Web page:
Sydney (23:46):

Right. Right. I feel like that’s such a good reminder too. When you just see like your peers that are maybe like reaching the milestones that you think you should also be reaching, or they seem really happy and comfortable. So yeah. It’s a really good reminder that we’re all different. And it is so much like a constant learning experience about what you like and what you don’t like, like what Anjana said, it doesn’t end once you get that degree in your hand.

Leslie (24:12):

Nope. Your whole life you’re figuring out what you want and what you don’t want. I mean, even now things that I used to love to do, I don’t like to do anymore, you know? I mean, it’s just, we change. That’s the, that’s the point of life and growing is that you’re going to change. And so why would you think that for the rest of your life, you would want what you wanted when you were 22. You’re not, you’re going to change a lot.

Anjana (24:37):

Right. Would you have changed anything in your path? Would you have started The Doughnut Project earlier?

Leslie (24:45):

I don’t think so, because I just don’t think I would have been successful in any of my paths or careers if I had mixed them and done them a different way. I just think my twenties of having fun and partying and just being kind of crazy and wild, I think that served a purpose. And I learned a lot and I learned a lot of hard lessons during that time that it made me kind of whip my own self into shape and say, you know what, I do want to go to college and I do want to make something of myself. And so, I mean, that caused this, this caused that. And it’s just like, it’s kind of a chain reaction. I think that’s living your life. And I don’t think I would change anything really. I mean, if I did, my whole life would be different because I wouldn’t— each step wouldn’t have happened. So no, I’m happy the way it went.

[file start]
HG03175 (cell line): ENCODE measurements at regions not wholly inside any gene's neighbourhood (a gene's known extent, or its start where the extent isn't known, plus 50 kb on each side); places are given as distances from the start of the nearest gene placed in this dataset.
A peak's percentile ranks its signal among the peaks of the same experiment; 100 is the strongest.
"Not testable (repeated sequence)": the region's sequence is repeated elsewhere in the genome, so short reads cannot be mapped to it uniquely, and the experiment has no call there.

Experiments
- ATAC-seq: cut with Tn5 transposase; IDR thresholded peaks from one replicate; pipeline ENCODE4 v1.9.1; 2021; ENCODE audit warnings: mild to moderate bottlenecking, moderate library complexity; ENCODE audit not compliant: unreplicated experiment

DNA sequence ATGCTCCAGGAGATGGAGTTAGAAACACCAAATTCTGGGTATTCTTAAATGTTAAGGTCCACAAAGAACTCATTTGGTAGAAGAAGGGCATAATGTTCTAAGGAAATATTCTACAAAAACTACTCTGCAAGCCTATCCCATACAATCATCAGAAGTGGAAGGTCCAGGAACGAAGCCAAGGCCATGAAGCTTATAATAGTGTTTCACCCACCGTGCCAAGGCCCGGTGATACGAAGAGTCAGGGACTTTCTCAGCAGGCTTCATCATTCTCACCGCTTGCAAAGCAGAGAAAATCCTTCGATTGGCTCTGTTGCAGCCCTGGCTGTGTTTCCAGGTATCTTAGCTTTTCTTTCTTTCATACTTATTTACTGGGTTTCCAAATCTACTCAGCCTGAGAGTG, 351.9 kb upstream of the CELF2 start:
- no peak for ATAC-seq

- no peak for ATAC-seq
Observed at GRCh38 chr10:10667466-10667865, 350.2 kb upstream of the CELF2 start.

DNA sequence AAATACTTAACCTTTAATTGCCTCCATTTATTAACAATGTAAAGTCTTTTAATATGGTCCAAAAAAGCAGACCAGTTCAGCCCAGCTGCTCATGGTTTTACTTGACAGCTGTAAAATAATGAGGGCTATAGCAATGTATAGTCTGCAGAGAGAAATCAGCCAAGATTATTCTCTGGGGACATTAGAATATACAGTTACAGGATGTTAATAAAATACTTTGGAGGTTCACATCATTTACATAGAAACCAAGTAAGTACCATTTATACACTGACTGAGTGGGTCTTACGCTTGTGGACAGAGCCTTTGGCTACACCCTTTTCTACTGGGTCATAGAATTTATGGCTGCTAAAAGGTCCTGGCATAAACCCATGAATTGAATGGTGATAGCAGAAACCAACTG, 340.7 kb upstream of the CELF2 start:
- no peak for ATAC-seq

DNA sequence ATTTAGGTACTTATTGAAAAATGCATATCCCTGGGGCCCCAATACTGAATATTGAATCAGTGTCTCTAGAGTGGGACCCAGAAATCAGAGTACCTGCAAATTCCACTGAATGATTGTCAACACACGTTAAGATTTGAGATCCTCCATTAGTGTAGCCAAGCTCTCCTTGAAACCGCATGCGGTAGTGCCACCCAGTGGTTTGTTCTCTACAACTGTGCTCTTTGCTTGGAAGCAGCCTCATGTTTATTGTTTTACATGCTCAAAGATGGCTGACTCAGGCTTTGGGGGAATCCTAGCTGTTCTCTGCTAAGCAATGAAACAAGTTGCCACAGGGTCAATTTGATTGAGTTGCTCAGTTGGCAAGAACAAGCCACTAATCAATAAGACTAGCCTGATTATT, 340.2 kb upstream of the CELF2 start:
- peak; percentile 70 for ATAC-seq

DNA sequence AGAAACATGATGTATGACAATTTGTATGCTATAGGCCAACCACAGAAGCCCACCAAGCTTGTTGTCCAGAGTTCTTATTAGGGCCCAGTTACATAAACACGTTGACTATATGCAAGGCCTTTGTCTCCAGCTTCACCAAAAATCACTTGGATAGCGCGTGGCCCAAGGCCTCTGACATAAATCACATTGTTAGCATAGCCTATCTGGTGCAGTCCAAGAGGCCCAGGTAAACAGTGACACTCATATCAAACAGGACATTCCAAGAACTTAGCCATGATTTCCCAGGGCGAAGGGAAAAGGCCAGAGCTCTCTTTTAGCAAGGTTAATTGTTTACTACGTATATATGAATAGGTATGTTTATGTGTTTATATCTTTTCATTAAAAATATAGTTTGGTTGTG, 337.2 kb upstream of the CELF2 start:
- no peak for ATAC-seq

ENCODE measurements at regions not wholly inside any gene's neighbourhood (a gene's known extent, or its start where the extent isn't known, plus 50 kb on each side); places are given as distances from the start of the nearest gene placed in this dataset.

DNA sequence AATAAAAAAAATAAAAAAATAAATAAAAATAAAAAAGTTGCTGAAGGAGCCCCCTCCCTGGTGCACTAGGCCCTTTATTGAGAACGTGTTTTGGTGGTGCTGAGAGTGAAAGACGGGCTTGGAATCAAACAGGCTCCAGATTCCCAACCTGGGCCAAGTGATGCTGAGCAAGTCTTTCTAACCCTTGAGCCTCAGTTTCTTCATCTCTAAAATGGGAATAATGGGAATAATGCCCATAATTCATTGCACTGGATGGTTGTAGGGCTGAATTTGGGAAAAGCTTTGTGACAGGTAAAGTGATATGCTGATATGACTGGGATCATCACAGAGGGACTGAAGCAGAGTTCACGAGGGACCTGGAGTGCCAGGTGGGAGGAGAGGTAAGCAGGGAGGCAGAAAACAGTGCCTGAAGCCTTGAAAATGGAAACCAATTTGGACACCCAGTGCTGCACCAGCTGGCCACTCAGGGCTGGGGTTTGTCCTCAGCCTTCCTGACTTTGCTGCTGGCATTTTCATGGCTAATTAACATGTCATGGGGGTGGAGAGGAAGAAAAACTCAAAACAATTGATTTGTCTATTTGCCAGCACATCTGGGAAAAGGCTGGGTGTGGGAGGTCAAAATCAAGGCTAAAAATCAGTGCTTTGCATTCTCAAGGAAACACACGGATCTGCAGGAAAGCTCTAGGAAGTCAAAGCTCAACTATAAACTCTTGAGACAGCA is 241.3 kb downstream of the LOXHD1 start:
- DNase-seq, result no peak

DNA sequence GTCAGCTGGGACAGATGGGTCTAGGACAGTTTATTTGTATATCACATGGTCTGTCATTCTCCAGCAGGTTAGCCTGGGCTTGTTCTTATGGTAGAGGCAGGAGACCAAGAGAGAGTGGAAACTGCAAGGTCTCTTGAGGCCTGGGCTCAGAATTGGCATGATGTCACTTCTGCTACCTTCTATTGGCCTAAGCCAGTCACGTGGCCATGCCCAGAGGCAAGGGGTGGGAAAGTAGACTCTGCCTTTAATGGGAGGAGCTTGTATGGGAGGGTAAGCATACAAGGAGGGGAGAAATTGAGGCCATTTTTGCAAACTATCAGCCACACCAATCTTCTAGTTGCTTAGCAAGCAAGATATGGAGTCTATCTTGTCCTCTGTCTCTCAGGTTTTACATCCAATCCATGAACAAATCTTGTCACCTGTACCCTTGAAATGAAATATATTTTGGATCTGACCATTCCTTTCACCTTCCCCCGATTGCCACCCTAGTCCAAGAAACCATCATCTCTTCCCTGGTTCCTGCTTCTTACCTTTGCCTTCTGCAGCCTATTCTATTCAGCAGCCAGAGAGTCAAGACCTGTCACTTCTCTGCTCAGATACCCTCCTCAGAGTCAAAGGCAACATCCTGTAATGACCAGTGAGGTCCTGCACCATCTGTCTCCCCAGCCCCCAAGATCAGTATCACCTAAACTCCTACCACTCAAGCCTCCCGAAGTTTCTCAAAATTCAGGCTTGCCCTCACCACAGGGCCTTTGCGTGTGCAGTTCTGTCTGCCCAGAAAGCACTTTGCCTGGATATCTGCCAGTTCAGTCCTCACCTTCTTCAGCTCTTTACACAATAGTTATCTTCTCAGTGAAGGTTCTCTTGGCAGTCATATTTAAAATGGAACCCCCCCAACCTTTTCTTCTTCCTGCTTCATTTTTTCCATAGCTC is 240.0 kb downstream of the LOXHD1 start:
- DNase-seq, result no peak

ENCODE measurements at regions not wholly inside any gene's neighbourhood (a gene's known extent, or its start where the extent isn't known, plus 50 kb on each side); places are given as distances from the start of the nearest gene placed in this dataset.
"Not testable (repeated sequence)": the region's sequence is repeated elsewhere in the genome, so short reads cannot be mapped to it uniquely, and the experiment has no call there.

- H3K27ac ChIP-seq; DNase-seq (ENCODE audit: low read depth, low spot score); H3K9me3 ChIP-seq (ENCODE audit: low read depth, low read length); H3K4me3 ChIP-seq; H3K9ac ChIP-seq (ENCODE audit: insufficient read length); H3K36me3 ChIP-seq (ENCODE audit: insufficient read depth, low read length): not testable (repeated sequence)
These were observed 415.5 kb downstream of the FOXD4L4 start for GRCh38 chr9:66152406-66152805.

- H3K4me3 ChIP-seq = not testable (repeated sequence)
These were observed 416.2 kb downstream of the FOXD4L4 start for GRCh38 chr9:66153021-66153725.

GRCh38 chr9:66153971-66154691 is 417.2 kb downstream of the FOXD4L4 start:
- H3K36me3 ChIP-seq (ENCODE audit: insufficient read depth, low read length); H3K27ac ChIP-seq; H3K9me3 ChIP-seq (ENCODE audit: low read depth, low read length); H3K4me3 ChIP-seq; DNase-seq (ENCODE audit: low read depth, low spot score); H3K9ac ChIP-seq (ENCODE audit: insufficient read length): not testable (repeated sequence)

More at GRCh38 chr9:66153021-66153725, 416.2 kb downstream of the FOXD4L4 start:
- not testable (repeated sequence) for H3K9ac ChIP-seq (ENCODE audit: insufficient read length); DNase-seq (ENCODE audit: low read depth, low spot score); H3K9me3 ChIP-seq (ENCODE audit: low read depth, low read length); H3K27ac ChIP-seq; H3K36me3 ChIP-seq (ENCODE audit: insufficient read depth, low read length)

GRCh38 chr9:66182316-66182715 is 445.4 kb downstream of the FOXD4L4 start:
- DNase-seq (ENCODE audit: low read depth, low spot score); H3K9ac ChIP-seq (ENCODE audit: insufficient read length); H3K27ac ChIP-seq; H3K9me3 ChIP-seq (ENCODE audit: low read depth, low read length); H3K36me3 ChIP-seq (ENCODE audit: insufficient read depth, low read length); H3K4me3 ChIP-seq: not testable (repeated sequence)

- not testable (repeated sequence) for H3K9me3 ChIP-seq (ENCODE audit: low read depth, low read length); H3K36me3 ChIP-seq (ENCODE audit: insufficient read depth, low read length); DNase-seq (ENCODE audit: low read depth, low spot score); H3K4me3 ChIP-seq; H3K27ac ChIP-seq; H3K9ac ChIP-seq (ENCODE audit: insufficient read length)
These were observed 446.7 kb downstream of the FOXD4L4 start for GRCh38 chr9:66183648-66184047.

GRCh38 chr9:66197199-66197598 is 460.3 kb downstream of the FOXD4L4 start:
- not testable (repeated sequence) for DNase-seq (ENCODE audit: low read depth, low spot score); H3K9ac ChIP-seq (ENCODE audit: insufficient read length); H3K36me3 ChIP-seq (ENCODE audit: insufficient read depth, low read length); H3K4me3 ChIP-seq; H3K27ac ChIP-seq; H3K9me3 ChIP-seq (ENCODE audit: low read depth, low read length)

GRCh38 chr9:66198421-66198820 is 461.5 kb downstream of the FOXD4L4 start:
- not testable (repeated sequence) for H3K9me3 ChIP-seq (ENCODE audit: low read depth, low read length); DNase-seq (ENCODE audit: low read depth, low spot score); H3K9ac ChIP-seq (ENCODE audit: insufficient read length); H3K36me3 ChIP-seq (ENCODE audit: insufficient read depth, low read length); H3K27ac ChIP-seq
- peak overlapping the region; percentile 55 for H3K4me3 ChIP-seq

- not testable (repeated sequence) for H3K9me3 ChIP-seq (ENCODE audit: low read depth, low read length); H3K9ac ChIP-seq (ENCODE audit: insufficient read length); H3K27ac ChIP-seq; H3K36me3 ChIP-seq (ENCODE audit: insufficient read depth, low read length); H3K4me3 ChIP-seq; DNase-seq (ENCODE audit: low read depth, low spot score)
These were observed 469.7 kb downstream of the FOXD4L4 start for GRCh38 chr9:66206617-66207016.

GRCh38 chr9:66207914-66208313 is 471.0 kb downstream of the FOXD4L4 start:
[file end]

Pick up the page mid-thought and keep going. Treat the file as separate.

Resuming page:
Sydney (25:33):

You kind of mentioned this but is there like any specific piece of advice that you would give your 22 year old self or that, or maybe something that back then, like, you know, you would wish you would have had somebody telling you?

Leslie (25:48):

To dream bigger. It’s not this little bubble of where you live right now. I mean in my twenties, when I was in my twenties, there was no internet. There was no, you didn’t see the world. It was very in your little bubble. And I know that’s different now, but I grew up in a time where you didn’t know what was going on all over the world. And so I guess I would just tell myself to maybe get serious a little bit more soon, you know, sooner and realize you’re not going to work for this construction company and payroll department, the rest of your life that, you could maybe even be a lawyer or you can maybe own your own business. And I guess just put those ideas in my head because at the time I didn’t think anything like that was possible.